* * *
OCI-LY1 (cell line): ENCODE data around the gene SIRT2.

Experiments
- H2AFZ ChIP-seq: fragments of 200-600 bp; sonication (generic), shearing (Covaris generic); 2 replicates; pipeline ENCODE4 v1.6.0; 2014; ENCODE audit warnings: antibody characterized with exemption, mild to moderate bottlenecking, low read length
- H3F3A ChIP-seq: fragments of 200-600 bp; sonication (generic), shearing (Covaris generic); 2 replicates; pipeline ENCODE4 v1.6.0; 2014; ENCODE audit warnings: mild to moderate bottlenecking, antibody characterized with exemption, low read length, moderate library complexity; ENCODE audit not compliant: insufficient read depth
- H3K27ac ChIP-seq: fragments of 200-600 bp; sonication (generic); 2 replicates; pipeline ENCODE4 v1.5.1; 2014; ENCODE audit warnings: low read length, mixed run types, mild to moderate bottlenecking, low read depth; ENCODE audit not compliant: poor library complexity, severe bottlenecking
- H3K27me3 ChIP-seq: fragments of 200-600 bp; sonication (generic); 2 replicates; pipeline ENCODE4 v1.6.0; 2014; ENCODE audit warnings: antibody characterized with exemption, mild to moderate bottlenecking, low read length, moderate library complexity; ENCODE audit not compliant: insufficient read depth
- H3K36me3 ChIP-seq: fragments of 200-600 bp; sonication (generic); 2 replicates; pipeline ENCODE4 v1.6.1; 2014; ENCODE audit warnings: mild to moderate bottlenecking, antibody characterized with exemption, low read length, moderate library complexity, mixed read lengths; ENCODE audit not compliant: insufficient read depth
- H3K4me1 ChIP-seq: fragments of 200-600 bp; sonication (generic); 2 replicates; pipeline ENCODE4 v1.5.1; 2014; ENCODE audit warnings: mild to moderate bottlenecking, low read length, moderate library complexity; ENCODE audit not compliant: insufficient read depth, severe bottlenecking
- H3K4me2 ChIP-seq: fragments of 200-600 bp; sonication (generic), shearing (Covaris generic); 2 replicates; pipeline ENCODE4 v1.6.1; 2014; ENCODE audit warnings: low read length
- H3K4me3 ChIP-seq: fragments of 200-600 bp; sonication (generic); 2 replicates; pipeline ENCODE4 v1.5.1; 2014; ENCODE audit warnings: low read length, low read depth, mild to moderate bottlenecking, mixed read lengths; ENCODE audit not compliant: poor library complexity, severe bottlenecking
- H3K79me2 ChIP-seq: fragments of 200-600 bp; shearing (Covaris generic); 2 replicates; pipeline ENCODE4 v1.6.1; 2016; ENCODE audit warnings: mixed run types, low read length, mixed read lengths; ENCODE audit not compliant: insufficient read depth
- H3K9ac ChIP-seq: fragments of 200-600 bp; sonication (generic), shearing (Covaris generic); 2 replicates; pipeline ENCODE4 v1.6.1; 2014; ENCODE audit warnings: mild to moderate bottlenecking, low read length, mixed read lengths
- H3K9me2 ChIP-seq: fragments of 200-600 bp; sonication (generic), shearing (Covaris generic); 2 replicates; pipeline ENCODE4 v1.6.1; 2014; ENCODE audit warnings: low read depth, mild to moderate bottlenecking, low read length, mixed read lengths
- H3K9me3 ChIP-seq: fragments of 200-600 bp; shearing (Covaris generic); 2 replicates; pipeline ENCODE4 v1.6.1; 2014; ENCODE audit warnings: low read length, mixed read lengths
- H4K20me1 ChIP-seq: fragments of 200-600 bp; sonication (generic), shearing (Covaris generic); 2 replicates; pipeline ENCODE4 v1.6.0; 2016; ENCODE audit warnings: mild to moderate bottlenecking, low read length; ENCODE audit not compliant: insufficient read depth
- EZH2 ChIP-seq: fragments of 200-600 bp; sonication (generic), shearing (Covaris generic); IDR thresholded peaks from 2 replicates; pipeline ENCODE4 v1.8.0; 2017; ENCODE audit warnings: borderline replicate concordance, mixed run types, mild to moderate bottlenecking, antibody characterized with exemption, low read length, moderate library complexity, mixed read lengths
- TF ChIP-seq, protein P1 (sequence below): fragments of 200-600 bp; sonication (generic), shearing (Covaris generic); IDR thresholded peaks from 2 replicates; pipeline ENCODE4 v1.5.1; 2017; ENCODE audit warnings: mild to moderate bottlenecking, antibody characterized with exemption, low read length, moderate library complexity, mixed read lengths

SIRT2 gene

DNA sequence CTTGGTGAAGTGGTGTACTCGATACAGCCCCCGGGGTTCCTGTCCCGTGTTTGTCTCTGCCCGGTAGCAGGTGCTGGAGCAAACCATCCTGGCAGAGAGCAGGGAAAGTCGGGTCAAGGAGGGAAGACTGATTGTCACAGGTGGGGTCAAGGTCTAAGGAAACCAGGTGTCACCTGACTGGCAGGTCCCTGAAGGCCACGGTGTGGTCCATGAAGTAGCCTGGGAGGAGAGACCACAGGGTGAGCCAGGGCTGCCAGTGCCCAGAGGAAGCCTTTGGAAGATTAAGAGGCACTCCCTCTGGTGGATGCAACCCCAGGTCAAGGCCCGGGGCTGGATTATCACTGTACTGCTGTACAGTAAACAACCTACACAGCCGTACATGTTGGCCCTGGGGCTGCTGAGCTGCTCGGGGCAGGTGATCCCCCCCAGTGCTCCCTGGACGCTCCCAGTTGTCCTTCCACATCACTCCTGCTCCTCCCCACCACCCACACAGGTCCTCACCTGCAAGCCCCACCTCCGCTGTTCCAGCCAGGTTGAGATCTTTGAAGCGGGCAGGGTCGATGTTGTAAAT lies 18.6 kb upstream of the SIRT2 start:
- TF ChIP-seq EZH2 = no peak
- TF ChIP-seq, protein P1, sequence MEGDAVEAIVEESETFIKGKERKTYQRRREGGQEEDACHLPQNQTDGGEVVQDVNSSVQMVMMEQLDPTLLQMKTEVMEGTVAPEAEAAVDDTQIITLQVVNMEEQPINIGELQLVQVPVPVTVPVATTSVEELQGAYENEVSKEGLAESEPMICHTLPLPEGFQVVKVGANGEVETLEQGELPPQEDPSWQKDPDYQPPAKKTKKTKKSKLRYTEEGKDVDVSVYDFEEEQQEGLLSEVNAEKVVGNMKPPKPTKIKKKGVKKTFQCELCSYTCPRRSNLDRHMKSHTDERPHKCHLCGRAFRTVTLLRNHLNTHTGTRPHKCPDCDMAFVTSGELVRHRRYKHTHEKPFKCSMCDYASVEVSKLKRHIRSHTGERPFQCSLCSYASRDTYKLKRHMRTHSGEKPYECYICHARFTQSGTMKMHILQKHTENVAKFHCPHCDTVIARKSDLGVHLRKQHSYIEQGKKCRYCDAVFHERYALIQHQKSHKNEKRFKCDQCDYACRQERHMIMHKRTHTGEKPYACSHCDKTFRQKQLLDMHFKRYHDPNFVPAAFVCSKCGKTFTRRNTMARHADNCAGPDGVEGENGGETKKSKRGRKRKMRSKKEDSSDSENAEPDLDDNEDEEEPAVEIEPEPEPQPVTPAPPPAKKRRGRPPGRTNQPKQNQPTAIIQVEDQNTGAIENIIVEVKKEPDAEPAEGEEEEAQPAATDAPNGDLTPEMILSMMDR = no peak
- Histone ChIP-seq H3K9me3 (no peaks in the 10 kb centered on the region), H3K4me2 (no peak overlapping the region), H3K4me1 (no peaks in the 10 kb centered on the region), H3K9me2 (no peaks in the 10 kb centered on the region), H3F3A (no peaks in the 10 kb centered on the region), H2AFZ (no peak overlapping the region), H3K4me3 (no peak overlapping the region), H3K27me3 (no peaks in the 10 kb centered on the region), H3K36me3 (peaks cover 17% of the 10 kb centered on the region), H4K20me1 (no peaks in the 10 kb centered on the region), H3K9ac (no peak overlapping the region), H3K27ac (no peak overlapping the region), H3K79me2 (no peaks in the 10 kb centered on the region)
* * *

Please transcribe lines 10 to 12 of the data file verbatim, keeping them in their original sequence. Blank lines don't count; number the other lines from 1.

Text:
- H3K4me3 ChIP-seq: fragments of 200-600 bp; sonication (generic); 2 replicates; pipeline ENCODE4 v1.5.1; 2014; ENCODE audit warnings: low read length, low read depth, mild to moderate bottlenecking, mixed read lengths; ENCODE audit not compliant: poor library complexity, severe bottlenecking
- H3K79me2 ChIP-seq: fragments of 200-600 bp; shearing (Covaris generic); 2 replicates; pipeline ENCODE4 v1.6.1; 2016; ENCODE audit warnings: mixed run types, low read length, mixed read lengths; ENCODE audit not compliant: insufficient read depth
- H3K9ac ChIP-seq: fragments of 200-600 bp; sonication (generic), shearing (Covaris generic); 2 replicates; pipeline ENCODE4 v1.6.1; 2014; ENCODE audit warnings: mild to moderate bottlenecking, low read length, mixed read lengths